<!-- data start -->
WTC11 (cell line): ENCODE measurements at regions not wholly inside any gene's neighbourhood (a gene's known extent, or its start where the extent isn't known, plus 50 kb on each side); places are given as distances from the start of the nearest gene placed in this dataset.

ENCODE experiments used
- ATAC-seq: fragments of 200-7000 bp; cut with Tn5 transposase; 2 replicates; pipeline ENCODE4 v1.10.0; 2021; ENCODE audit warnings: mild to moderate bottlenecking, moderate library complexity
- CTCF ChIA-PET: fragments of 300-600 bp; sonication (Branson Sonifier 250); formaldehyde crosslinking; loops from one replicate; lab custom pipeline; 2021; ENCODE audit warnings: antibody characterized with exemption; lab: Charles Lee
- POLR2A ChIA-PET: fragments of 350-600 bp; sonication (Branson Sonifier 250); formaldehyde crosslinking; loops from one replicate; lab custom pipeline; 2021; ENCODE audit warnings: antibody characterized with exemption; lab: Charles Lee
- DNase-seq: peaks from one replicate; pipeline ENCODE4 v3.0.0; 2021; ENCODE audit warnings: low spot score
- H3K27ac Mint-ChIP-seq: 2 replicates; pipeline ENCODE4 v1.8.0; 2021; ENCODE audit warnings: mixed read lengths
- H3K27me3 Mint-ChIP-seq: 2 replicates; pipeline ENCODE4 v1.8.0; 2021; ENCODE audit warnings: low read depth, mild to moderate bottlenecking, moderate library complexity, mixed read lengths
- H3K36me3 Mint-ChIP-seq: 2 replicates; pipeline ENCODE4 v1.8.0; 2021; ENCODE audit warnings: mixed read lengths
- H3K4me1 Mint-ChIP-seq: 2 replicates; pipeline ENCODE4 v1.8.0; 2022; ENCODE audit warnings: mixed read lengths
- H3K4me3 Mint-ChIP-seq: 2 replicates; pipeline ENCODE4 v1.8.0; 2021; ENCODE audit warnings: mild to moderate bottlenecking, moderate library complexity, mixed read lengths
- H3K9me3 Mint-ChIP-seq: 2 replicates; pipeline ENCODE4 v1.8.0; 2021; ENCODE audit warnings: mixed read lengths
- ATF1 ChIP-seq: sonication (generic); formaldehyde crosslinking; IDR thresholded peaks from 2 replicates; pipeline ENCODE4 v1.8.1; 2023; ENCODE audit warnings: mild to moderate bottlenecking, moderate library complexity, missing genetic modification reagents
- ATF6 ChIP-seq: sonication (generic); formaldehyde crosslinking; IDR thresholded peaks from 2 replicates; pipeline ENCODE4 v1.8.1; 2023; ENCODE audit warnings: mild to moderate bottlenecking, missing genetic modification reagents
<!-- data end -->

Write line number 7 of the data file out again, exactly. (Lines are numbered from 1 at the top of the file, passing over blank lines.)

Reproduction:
- H3K27ac Mint-ChIP-seq: 2 replicates; pipeline ENCODE4 v1.8.0; 2021; ENCODE audit warnings: mixed read lengths